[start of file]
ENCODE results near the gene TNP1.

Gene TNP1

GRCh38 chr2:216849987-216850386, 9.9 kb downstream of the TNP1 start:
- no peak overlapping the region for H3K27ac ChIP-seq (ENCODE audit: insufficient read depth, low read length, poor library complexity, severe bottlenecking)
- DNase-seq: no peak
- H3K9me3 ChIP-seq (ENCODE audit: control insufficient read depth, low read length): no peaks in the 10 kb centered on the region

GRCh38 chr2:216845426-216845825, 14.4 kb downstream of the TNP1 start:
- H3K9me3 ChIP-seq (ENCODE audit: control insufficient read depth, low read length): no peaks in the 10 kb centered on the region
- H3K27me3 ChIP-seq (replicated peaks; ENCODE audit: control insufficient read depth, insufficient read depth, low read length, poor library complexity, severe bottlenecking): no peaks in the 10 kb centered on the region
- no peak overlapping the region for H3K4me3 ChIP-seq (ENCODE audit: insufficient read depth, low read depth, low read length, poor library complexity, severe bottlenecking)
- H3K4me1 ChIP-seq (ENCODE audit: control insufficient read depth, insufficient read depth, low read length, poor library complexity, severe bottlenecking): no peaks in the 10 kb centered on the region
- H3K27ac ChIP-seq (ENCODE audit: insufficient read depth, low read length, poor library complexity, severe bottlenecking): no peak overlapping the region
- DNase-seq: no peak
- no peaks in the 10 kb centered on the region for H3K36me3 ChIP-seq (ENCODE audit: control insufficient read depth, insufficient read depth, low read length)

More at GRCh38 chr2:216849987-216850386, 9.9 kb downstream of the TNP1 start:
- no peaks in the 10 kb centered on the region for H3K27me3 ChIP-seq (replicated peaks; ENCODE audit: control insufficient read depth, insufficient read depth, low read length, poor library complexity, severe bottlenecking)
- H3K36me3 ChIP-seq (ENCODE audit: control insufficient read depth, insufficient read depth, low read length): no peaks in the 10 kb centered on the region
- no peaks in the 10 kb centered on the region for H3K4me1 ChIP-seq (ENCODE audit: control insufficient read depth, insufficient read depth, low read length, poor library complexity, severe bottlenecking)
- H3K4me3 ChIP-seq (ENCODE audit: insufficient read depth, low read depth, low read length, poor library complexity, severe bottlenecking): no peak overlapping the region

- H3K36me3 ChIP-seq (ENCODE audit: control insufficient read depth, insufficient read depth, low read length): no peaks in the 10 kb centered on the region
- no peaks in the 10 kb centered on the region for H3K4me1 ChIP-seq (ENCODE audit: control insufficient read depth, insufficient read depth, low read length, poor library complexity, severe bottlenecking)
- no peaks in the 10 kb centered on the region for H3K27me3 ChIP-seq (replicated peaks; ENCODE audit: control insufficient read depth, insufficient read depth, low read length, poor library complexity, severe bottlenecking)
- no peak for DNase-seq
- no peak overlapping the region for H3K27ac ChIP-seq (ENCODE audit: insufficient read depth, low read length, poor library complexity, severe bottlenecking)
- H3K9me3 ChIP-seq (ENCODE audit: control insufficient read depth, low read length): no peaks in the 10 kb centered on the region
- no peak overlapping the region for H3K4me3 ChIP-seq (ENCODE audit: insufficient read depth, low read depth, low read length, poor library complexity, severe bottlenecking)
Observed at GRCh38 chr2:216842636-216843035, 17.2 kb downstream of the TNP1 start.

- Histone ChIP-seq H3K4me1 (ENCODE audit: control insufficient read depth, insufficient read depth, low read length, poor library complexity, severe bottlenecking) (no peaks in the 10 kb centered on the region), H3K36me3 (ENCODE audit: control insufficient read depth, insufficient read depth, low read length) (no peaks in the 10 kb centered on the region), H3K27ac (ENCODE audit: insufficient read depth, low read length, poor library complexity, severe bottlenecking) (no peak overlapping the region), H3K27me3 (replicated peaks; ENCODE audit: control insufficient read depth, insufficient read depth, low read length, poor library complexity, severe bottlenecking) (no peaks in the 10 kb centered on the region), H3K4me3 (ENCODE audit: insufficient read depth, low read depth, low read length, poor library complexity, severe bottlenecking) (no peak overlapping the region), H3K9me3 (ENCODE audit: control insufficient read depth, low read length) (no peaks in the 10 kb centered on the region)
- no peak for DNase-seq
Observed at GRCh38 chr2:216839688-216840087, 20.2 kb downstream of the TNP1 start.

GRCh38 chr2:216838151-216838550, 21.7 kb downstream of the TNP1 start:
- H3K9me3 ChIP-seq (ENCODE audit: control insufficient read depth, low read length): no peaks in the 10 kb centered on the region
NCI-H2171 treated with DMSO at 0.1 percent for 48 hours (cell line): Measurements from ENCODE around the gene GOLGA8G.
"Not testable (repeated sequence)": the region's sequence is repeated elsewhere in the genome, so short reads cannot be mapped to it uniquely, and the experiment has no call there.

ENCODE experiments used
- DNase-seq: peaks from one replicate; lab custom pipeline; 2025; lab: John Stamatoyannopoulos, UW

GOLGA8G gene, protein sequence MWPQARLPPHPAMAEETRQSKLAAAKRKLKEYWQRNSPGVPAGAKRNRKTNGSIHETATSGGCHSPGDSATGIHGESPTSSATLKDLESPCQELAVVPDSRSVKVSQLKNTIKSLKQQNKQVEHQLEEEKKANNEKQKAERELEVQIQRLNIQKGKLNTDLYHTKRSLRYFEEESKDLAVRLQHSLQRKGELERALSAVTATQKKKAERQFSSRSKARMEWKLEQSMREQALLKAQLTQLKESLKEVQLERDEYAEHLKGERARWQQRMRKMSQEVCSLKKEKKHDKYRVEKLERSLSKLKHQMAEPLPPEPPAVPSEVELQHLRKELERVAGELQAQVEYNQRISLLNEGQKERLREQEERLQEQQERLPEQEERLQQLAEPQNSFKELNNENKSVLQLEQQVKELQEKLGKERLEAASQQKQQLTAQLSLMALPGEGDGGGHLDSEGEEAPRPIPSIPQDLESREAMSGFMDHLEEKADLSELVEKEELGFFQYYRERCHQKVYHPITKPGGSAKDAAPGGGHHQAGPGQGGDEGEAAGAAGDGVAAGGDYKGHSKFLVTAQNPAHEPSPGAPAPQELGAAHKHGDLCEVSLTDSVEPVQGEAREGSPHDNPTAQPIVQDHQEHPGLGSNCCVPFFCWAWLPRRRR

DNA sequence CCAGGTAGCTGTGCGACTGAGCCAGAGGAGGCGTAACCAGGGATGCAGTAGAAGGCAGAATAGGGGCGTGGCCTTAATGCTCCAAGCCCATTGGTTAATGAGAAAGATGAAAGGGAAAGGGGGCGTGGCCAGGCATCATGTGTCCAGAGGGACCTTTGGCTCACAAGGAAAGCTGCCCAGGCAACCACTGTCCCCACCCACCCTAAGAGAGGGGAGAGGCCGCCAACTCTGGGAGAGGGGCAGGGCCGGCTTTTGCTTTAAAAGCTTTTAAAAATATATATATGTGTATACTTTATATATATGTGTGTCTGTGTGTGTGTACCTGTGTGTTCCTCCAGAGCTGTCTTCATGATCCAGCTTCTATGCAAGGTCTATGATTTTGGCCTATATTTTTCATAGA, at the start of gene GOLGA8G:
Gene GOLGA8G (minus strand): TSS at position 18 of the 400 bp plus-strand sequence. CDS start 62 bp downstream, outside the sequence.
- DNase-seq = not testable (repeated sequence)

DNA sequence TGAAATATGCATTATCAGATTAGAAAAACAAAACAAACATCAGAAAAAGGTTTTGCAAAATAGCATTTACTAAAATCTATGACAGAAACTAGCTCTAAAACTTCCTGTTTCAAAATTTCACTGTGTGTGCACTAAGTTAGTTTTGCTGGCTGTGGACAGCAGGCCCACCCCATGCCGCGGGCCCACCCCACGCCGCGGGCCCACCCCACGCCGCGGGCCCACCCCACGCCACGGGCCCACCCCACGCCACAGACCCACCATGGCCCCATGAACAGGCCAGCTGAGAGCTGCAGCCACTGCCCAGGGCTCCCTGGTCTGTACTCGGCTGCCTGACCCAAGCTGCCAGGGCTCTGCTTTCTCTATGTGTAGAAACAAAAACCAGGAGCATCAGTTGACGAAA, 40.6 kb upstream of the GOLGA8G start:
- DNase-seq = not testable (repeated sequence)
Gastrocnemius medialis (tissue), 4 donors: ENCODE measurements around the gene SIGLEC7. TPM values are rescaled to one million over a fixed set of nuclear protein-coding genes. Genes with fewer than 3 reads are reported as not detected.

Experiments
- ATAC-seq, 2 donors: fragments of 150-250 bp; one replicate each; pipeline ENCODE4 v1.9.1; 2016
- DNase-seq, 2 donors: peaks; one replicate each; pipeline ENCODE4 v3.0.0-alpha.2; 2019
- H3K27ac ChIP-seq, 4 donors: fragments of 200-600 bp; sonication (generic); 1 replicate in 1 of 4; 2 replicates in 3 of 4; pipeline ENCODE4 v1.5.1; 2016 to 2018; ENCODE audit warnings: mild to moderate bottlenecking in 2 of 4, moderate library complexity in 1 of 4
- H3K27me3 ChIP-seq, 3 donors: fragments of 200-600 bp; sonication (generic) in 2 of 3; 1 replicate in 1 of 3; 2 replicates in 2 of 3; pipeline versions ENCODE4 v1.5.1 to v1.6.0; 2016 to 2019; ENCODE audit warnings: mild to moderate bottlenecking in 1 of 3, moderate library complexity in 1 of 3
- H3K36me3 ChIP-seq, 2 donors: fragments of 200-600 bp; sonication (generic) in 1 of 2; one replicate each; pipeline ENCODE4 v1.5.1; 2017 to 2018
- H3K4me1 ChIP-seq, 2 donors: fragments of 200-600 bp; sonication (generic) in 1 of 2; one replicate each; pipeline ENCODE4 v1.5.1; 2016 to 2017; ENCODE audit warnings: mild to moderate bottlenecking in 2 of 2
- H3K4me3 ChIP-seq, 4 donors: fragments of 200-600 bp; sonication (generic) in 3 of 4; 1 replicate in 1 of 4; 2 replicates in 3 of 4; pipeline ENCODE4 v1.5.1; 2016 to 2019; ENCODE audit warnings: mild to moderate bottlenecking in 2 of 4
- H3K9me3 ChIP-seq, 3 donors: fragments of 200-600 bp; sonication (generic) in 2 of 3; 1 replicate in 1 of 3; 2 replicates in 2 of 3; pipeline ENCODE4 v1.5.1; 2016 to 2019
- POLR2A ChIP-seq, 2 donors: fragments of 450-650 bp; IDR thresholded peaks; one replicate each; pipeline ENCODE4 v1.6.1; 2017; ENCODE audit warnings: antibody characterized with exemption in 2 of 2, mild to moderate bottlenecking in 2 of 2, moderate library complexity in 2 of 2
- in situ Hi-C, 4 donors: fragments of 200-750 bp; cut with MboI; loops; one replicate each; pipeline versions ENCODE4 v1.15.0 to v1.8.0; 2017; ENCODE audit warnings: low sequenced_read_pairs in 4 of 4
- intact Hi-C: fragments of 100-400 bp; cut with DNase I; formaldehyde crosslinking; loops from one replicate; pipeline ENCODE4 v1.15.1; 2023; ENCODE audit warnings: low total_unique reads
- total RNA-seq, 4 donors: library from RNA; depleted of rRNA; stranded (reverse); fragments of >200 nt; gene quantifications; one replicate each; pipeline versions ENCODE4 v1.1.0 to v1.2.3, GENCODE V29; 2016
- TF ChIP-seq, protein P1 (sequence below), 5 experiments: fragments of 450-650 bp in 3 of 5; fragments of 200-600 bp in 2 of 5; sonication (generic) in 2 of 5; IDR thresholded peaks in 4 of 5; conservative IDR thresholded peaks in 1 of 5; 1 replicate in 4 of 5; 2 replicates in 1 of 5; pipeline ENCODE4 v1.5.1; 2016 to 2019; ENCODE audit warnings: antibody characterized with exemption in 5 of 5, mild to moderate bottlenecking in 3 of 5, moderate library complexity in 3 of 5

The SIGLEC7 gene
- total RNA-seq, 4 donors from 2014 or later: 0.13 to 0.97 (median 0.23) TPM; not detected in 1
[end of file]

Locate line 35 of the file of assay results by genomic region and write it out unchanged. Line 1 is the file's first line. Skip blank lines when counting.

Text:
ENCODE experiments used